Unlike Treasury notes and bonds, Treasury bills don't make interest payments. Instead, T-bills are sold at a discount. For example, if a T-bill is issued at 1% interest, then an investor would buy a $1,000 T-bill for $990.10. When the bill matures, the Treasury Department would pay the investor $1,000: the $990.10 they forked over to buy it, plus $9.90 in interest.
Treasury bills usually pay the lowest relative rates of all the various Treasury securities. In some instances, however, short-term bills can offer higher yields than longer-term notes or bonds. This is called a yield-curve inversion. On a graph of yields vs. term length, yields generally curve upward as the term extends. When a shorter-term security yields more than a longer-term security, the curve inverts, sloping downward. When a yield-curve inversion occurs, it's a sign of economic uncertainty.
Unlike the other types of Treasury securities, savings bonds can only be bought directly through the U.S. government. They are designed as a tool for saving money rather than an investment option. They are issued in two types, Series EE and Series I. The interest paid on the bonds is typically very low, with EE bonds currently paying around 0.1%. Series EE bonds, however, are guaranteed to double in value after 20 years, effectively returning 3.5% per year if held for exactly 20 years.
A Series I bond is an inflation-protected savings bond that pays a combination of a fixed rate of interest and a semiannual rate that rises and falls with inflation -- leading to regular rate updates. As inflation has recently picked up significantly, Series I bonds suddenly have become more appealing to the average investor.
You can redeem either type of bond after one year, but if you redeem it before five years have passed, you lose the past three months' worth of interest. Savings bonds mature at 30 years and stop paying interest at that point.
Related investing topics
How to Invest in Bonds: A Beginner's Guide to Buying Bonds
Bonds are often considered a "safe" investment, but are they right for you?
Your Complete Guide to Corporate Bonds
If the issuing company remains solvent, these can be a good, stable investment.
Your Complete Guide to Municipal Bonds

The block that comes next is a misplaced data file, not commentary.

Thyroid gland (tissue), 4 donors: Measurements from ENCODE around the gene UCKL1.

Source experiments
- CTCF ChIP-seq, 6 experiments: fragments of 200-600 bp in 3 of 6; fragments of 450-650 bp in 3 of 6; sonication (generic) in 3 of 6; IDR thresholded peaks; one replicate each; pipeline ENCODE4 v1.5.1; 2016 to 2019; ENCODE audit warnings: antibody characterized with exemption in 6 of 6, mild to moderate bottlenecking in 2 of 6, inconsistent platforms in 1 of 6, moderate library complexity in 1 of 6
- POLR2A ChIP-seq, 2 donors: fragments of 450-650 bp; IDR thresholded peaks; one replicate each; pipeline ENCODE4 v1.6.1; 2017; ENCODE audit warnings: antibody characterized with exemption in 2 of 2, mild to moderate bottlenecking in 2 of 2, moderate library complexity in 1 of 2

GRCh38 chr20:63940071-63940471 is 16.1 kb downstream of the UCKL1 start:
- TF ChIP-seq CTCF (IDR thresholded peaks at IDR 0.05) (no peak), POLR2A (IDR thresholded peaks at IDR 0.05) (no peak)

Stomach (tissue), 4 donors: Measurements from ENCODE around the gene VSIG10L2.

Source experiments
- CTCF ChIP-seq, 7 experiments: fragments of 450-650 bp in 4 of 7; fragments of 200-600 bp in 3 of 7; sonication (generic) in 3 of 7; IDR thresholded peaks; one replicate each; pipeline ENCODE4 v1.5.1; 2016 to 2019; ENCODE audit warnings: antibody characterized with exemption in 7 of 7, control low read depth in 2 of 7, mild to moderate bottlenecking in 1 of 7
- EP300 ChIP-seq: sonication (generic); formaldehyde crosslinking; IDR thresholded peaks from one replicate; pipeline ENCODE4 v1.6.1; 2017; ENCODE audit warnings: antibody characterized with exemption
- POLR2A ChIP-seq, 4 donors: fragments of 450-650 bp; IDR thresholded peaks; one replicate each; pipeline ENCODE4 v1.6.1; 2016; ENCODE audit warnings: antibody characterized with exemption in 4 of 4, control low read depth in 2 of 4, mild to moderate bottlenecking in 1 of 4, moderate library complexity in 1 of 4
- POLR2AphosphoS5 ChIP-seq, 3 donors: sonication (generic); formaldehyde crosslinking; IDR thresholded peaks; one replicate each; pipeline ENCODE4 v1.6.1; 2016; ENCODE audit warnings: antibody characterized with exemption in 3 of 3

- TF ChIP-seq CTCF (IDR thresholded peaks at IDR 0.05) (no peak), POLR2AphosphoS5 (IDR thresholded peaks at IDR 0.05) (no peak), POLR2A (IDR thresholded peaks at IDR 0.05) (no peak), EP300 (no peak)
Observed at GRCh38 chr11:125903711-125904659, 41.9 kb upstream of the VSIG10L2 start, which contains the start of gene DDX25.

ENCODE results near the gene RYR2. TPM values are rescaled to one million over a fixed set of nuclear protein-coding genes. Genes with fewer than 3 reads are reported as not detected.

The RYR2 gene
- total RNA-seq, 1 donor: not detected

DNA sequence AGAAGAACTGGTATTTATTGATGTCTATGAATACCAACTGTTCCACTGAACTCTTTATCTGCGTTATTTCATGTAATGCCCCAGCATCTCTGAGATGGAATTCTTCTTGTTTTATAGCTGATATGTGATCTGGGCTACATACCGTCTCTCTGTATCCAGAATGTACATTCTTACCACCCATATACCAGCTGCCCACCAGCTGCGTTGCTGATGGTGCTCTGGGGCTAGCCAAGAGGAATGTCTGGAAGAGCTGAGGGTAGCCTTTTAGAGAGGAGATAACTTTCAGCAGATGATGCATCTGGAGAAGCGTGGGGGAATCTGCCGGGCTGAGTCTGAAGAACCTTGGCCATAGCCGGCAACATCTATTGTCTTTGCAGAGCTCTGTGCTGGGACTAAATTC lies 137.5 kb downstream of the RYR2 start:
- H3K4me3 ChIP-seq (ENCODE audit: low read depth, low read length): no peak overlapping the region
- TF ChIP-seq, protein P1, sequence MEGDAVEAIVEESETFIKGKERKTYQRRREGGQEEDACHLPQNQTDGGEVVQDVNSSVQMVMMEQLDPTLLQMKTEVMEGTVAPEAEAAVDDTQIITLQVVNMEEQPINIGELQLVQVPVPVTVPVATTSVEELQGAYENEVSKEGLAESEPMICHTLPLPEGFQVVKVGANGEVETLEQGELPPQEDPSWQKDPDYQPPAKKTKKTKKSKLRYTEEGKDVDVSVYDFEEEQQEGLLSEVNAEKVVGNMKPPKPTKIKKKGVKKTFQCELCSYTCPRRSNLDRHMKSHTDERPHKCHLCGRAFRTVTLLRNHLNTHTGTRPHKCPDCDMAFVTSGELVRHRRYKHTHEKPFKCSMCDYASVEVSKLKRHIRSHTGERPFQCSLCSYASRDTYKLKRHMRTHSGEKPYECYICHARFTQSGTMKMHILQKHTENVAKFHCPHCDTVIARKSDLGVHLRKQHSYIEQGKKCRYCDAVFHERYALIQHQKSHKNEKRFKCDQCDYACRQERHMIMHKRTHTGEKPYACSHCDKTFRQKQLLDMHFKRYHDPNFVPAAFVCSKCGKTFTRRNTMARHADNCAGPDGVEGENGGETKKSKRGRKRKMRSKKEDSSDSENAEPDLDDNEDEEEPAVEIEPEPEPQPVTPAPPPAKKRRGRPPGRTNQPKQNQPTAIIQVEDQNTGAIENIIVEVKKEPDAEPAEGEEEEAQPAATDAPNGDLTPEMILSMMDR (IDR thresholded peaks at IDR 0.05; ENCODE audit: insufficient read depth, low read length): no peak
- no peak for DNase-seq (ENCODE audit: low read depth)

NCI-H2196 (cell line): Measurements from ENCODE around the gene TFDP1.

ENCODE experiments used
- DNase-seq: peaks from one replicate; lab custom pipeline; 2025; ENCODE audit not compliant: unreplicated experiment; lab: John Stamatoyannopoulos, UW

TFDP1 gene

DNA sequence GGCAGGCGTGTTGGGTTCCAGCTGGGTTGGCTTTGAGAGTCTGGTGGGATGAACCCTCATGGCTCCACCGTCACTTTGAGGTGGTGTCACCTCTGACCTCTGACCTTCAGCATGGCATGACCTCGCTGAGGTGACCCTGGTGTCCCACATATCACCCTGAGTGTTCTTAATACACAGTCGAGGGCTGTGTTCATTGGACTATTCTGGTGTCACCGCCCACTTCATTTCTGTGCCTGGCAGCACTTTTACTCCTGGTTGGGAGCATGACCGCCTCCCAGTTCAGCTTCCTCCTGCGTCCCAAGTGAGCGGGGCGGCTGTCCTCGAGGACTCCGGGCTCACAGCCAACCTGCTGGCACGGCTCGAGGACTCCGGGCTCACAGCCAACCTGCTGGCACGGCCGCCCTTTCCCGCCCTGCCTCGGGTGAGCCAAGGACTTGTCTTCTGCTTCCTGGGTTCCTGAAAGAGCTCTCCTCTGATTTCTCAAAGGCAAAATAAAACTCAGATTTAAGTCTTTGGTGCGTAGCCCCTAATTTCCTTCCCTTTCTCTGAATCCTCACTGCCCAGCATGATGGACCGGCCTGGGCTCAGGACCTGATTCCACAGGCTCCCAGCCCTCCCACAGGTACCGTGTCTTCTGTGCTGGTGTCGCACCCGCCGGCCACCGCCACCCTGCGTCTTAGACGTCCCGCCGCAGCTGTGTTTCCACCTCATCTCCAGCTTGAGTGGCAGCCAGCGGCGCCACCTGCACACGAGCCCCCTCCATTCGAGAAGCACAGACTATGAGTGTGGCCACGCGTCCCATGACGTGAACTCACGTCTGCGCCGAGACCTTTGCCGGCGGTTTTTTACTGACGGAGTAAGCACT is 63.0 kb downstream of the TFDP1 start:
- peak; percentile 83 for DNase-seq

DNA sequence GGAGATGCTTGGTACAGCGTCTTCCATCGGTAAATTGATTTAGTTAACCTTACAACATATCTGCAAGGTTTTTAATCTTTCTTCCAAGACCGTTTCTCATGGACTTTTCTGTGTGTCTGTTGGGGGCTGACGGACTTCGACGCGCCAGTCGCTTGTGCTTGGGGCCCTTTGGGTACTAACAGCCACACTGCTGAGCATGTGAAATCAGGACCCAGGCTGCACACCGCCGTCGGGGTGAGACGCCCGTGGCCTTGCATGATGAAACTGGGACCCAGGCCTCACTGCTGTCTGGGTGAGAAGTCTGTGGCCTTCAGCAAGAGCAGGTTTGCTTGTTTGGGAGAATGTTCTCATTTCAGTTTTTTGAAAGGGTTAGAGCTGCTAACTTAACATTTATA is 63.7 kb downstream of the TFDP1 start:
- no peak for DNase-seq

Municipalities issue bonds that could be a great investment. How do they work?
Choosing Treasury securities
For most investors, Treasury marketable securities make a lot more sense than savings bonds, although Series I bonds are now intriguing due to their inflation protection. Consider making Treasury notes the backbone of your bond investing strategy; 10-year Treasury notes are a great option for bond ladders, which are portfolios of bonds with differing maturity dates. You can avoid taxes on the interest payments by holding Treasuries in a tax-deferred retirement account. But if you have other income-producing assets taking up your retirement funds, you may hold your Treasuries to a taxable account since they don't incur state and local income taxes.
Finally, as you get closer to retirement, increase your allocation of bonds compared to stocks. Once you retire, you'll be able to enjoy the safe and steady flow of income from your portfolio of Treasuries.
Treasury bond FAQ
1. What are the four types of Treasury bonds?
Treasury bonds are categorized by their time until maturity. Bonds maturing within one year of issuance are referred to as Treasury bills. Treasury notes mature within two to 10 years. And Treasury bonds are long-term securities that mature over 20 or 30 years. There's a fourth type of Treasury bond: savings bonds. You can buy Series EE savings bonds, which are guaranteed to double in value after 20 years, or Series I savings bonds, which are designed to protect investors from inflation.
2. How do I buy Treasury bonds?
You can buy Treasury bonds directly from the U.S. Treasury at TreasuryDirect. You can also buy Treasuries on the open market through your investment broker. Most brokers offer a search tool to help investors find bonds that fit their portfolio. Additionally, using a broker is the easiest way to hold Treasury bonds in your retirement account.
3. Are Treasury bonds a good investment?
Many investors can benefit from holding Treasury bonds as part of their portfolio. Treasuries are historically a good diversifier for stocks. The asset class's value is negatively correlated with the stock asset class, which means that the value of Treasury bonds often increases when stock prices are declining, providing more stable returns for a portfolio. However, the expected return on Treasury bonds is far lower than that of stocks. Investors looking to maximize their long-term returns without regard for portfolio volatility may not want to hold Treasury bonds.